- The Italian Antimafia, New Media, and the Culture of Legality ed. by Robin Pickering-Iazzi
The contributors to this volume are optimistic that social media can reinvigorate the struggle against Italy's mafias. Carla Bagnoli focuses on Libera, whose 1995 founding by Don Luigi Ciotti occurred amidst the distress over the 1992 assassinations of magistrates Giovanni Falcone and Paolo Borsellino. Libera, which has coordinated close to 1,600 anti-mafia associations, supports pedagogical projects and projects under the Rogoni-La Torre Law, which not only defines mafia criminality but also provides for the confiscation of mafia properties and their transformation to "socially useful" ends. The Libera website is a go-to place for these initiatives and for links to Facebook, Twitter, and other platforms.
The legacy of Giuseppe Fava, a courageous journalist assassinated by the mafia in 1983, is considered by Baris Cayli, who explores both Fava's writings and the sites that keep alive his ethical code of "truth, freedom, and justice." One such site is I Siciliani Giovani, an update of the newspaper, I Siciliani, that Fava founded. Another is Libera Informazione, a branch of Libera.
Paula Salvio takes on Libera Terra, which provides information about the agrarian cooperatives that occupy confiscated mafia lands, making produce, [End Page 218] especially wine, for "liberated" markets. Citing Michael Hardt and Antonio Negri's theory of "the commons," Salvio analyses how social media connects today's co-ops with historical movements for land reform. In her conclusion, she asks whether Libera Terra's Facebook page, which is successful at public pedagogy, could challenge the bias towards heterosexual male martyrs and heroes in anti-mafia iconography. Significantly, women were active participants in Sicily's peasant uprisings from the 1890s Fasci Siciliani to the occupations of large estates following both world wars.
Inclusion is the leitmotif of Casamemoria Vittimemafia (House of Memory for the Victims of Mafia), discussed by Amy Boylan. An ecumenical "calendar of loss" cites the dates of mafia murders going back to 1861 and, unlike the mainstream media, includes persons caught up in the mafia system. Seven administrators update the site with articles about victims; they also edit posts and shape the overall membership. Do they also argue about ambiguous victimhood? When Salvo Lima, mafia-allied mayor of Palermo, was killed by the mafia in 1992, anti-mafia activists quarrelled over whether or not he was a "victim."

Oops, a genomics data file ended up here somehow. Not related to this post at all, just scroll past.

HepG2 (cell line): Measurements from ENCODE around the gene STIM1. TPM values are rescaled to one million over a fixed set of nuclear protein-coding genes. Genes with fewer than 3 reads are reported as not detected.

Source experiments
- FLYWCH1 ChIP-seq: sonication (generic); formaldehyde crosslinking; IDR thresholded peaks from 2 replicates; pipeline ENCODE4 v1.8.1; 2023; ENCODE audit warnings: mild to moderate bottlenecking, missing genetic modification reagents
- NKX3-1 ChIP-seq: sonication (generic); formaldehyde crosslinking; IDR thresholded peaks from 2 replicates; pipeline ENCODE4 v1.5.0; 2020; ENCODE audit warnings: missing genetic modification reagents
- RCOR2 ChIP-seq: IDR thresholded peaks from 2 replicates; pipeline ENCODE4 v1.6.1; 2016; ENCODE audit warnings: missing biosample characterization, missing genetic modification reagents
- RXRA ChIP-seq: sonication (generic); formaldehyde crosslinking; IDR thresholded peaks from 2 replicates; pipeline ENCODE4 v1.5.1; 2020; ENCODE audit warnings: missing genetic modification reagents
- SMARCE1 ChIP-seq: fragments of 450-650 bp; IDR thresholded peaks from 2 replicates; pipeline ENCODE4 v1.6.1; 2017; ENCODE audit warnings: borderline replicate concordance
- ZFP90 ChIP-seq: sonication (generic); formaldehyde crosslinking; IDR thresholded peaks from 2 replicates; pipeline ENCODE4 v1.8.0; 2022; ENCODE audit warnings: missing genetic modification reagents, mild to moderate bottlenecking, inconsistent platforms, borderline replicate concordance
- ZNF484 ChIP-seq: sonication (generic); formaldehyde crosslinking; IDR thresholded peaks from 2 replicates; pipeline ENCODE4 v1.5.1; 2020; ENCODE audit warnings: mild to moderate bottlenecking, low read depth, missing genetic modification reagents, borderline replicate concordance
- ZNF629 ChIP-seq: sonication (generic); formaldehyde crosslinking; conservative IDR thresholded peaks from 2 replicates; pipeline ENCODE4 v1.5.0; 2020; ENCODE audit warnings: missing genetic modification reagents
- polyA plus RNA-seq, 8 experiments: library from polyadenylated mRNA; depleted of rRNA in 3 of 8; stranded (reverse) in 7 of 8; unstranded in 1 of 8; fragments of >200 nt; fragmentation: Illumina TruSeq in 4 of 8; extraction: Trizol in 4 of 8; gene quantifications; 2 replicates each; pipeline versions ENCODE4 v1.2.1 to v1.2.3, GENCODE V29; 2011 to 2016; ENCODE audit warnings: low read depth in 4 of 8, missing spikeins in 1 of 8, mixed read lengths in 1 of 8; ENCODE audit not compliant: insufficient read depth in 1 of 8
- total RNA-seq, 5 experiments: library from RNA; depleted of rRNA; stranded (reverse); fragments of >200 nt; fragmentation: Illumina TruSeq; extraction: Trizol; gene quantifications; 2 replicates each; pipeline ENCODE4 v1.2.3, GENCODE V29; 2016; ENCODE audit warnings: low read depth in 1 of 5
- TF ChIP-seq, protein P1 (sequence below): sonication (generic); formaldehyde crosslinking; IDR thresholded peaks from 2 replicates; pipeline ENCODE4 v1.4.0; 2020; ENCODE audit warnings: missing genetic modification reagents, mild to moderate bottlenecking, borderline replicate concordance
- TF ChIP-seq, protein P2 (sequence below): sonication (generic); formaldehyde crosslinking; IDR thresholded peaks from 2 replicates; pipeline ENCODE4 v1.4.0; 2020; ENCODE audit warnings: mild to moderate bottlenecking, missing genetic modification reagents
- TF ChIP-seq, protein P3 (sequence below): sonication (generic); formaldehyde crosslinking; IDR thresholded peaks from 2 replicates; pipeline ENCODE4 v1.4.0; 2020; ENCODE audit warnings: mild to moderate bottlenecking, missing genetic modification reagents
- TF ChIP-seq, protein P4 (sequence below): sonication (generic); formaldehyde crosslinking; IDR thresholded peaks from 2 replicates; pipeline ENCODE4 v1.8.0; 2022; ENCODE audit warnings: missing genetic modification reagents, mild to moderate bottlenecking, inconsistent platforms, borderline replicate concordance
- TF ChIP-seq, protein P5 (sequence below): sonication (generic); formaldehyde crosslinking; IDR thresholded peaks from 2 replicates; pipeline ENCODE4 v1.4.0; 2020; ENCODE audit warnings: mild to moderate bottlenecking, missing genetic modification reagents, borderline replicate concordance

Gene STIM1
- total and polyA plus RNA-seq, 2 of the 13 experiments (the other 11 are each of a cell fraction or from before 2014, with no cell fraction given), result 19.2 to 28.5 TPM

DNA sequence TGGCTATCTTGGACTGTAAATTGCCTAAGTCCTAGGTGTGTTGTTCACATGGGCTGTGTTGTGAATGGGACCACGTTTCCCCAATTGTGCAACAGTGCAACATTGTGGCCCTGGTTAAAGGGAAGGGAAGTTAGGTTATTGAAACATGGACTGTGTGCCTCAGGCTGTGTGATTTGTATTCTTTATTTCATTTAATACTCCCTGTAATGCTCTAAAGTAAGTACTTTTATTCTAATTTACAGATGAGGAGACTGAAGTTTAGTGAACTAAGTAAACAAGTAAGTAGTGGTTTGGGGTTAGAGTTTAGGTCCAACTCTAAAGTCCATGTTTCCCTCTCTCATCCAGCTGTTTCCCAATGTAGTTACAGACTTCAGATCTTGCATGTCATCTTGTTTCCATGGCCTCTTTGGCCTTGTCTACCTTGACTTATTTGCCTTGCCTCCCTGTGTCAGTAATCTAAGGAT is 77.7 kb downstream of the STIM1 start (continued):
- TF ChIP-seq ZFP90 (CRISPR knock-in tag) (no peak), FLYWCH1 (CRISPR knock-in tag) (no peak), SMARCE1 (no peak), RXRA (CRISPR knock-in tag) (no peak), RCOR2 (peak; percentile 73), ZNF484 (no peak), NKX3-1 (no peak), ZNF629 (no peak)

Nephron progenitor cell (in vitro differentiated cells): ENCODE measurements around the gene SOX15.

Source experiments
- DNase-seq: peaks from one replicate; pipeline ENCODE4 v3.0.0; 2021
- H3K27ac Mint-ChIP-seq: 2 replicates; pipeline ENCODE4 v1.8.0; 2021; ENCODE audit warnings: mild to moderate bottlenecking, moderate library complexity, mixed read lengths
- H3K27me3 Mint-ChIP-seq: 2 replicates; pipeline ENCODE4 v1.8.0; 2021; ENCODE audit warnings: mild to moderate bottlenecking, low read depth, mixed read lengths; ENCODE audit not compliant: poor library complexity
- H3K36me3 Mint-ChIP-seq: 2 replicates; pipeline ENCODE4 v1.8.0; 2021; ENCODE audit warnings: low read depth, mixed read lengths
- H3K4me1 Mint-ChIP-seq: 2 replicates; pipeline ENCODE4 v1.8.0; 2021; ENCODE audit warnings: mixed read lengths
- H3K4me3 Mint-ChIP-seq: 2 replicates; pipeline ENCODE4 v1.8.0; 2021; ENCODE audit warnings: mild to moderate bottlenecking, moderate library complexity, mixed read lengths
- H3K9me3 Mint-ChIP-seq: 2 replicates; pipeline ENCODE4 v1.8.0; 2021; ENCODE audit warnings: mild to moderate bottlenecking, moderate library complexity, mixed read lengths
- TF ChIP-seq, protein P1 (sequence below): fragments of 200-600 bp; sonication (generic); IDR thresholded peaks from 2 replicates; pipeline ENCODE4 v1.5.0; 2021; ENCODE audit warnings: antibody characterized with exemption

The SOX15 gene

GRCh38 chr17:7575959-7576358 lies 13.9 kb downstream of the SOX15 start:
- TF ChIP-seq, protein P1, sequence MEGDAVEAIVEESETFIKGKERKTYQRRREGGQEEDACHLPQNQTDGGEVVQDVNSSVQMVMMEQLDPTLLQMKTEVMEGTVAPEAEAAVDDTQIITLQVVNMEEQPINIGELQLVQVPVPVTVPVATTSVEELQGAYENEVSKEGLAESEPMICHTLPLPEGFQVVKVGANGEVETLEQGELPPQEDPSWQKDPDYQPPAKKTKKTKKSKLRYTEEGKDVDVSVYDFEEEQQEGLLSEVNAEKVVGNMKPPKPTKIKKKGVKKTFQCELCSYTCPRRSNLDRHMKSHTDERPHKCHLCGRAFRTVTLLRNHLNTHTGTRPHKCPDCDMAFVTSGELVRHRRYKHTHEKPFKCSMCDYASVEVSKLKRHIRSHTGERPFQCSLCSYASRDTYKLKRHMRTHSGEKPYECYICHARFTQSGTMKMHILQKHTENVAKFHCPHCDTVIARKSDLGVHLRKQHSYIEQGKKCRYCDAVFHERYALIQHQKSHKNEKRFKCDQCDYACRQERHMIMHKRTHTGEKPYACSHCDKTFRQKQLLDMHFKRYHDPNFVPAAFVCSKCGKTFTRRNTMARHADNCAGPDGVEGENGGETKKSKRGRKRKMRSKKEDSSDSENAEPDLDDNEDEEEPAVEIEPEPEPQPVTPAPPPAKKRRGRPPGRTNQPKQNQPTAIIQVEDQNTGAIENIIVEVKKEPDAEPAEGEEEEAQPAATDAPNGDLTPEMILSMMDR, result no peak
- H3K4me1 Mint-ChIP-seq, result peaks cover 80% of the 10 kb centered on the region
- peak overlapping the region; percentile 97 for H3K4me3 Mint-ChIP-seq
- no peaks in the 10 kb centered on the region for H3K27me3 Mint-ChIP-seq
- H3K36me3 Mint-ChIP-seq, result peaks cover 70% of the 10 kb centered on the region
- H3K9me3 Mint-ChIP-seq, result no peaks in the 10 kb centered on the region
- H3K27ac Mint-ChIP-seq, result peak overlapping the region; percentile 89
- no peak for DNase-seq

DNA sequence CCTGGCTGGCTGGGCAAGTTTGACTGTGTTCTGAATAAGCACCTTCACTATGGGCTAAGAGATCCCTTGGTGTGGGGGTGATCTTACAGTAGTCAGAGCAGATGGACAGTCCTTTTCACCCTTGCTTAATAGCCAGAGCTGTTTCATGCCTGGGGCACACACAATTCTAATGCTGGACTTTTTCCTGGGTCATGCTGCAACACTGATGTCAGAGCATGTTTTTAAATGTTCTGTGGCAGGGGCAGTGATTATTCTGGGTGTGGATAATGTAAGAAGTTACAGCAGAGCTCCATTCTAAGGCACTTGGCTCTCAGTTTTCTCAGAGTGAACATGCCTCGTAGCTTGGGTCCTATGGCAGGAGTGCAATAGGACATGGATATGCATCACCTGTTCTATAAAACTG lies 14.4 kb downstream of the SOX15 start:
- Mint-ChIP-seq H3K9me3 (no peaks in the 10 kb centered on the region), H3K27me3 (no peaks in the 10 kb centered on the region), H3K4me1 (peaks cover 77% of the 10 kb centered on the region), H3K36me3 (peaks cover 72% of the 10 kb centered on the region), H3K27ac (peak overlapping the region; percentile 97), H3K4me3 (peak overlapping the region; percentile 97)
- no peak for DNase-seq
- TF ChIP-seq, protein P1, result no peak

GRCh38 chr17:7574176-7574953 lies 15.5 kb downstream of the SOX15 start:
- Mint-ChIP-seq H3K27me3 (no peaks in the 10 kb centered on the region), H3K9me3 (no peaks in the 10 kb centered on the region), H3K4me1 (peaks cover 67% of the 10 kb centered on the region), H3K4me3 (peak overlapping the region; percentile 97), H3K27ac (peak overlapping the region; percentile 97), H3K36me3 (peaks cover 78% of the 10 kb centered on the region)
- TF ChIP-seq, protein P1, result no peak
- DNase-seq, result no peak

Giovanna Summerfield interviewed the architects of a YouTube initiative, "Per non Domenticare 23 Maggio," ("To Not Forget May 23rd," the day when Falcone, his wife, and his bodyguards were massacred). Digital storytelling underwrote their ability to attract high school and university students. Because "a picture is worth a thousand words," Summerfield cheers these architects' reliance on video technology.
The last chapters take us beyond Sicily. Dana Renga compares the offline and online treatment of the Banda della Magliana of Rome. Offline films and television series lead viewers to "identify and sympathize with members of the Magliana gang," whereas blogs, user comments, chat rooms, and hyper-mediated short films "create communal knowledge spaces" and foster "moral judgments." The difference reflects not only the voices of anti-mafia activists in the remediation but also the more democratic and interactive structure of online media. Angela Maiello explores a new turn in Neapolitan music – a successor to the Sceneggiata and Neo-melodica traditions that celebrated camorra culture. NuJournBuon (New Day Born) is an explicitly anti-mafia song that emerged from the city's slums. Incorporating rap, it attacks the camorra for burying the toxic waste of northern industries in the outskirts of Naples, making people sick. Thanks to a Facebook page, NuJournBuon has become an "antimafia anthem"; edited on Instagram, it erases the "distinction between producers and consumers." Karaoke videos, and the ludic practices of the composer, add to its viral energy.
Taken together, these informative chapters cohere; the authors cite each other often and agree that social media is a welcome technology for advancing anti-mafia sentiment. Salvio and Boylan do acknowledge that "slacktivism" – "web communication" that encourages...